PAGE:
Imagine an army where you don’t need to fear death.

Imagine an army that knows that if they die in battle, they will rise up that night ready to fight the next day.

Imagine how fearful the enemies of that army would be, an army they could destroy one day, and then have to face again and again and again.

Imagine that you are fighting a war where your enemies live forever, you only get to die once.

Would you face an army like that, would the army of the Roman Empire have the guts to face that enemy?

 

With all that uncertainty going round how would the ordinary man in the street feel?

That’s what we face today.

We have huge uncertainty all around us.

The situation seems to change from day to day, sometimes from hour to hour.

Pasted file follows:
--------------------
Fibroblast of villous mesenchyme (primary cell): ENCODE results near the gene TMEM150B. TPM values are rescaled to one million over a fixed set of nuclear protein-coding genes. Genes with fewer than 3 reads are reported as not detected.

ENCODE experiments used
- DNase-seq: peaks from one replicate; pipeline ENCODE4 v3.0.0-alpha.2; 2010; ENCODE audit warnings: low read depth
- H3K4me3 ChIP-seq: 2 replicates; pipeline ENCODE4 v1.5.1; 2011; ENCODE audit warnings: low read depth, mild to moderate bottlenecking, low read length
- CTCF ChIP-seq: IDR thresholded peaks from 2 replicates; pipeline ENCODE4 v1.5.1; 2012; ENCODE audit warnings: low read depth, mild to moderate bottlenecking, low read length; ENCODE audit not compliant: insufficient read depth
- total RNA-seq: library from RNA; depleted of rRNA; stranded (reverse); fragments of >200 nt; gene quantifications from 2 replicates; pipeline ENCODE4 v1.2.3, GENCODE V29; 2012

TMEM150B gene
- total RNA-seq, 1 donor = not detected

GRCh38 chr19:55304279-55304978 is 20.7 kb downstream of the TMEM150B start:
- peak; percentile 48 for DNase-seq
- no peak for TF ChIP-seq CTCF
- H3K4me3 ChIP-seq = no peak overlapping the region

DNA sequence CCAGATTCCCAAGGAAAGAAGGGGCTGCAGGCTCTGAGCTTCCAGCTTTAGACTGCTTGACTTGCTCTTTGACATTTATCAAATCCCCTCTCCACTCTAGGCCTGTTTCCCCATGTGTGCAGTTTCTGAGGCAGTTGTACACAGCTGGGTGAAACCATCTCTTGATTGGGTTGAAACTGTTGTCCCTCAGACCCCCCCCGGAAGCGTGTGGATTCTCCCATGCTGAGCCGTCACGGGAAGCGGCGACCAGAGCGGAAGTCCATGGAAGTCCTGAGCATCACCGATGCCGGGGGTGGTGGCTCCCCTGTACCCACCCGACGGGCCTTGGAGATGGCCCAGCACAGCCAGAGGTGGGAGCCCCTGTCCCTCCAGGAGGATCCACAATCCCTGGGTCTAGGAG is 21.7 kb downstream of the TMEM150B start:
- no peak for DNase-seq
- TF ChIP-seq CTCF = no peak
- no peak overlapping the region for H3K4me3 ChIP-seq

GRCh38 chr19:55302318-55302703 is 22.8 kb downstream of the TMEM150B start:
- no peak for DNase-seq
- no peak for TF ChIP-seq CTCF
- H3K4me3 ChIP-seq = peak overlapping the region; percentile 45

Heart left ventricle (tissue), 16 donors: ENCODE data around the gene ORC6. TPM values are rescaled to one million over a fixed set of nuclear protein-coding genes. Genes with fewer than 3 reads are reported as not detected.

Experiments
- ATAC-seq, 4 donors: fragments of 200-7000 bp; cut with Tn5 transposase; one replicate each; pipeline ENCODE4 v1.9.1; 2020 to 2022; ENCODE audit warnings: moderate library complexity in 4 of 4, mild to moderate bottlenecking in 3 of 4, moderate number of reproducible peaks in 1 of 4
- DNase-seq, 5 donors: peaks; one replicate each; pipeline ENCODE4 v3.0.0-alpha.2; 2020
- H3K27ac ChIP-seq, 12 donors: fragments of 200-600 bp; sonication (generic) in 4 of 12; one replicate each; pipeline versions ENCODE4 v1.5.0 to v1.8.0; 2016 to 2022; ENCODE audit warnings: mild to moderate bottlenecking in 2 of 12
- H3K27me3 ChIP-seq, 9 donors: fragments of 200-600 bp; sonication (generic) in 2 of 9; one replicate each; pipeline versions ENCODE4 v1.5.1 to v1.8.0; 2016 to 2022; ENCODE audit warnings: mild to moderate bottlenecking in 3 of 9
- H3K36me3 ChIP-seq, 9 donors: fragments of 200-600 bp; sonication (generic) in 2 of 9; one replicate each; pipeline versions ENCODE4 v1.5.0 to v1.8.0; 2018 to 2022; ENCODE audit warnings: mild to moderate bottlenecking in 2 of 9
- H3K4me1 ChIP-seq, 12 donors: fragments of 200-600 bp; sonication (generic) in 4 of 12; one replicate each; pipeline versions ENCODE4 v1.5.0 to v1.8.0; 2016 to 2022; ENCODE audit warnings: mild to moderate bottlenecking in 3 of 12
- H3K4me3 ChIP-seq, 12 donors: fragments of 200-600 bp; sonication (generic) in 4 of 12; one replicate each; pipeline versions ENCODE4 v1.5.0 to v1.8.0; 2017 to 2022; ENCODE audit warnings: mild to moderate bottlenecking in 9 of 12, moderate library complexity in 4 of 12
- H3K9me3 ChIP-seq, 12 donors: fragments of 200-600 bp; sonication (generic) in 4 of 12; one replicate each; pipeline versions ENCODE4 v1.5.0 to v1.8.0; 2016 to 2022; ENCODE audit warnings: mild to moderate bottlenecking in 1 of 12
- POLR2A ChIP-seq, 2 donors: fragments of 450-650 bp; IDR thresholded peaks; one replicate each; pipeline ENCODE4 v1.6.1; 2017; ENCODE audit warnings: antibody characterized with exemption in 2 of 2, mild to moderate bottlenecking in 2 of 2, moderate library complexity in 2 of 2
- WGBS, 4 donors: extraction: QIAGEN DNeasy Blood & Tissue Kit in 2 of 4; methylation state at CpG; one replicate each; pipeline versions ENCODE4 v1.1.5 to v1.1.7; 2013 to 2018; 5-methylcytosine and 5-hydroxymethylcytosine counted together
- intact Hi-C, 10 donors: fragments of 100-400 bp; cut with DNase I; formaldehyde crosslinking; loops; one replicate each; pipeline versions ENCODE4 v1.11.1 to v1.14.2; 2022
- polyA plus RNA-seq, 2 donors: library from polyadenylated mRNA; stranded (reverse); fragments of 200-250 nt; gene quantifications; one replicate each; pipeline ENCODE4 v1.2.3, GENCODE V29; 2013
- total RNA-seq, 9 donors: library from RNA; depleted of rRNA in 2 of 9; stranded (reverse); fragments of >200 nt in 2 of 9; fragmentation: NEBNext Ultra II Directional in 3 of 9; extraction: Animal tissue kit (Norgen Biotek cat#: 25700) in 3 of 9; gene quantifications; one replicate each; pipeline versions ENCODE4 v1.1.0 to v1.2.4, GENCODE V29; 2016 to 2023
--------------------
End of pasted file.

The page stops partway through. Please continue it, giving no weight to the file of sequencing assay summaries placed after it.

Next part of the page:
The good news is that there is a message of hope in this passage.

And it is in the shortest verse, ‘Jesus wept.’

 

You see the problem that our government faces, in fact all our leaders face just now, is that they are coping with huge problems.

They are all ‘big picture’ people with ‘big picture problems’ to deal with.

And it is right that they deal with these problems.

But for ordinary people like you and me, we can hardly be seen in the big picture.

Our problems are little, or seem little, in the big picture.

 

Our child doesn’t get the grades they need,

our job is lost,

our gran doesn’t get the operation to ease the pain in her hip,

our brother dies because the nurses are overstretched.

 

I’m not condoning the panic buyers, but I can understand why they panic.

In this world of big problems who can we trust to look after us?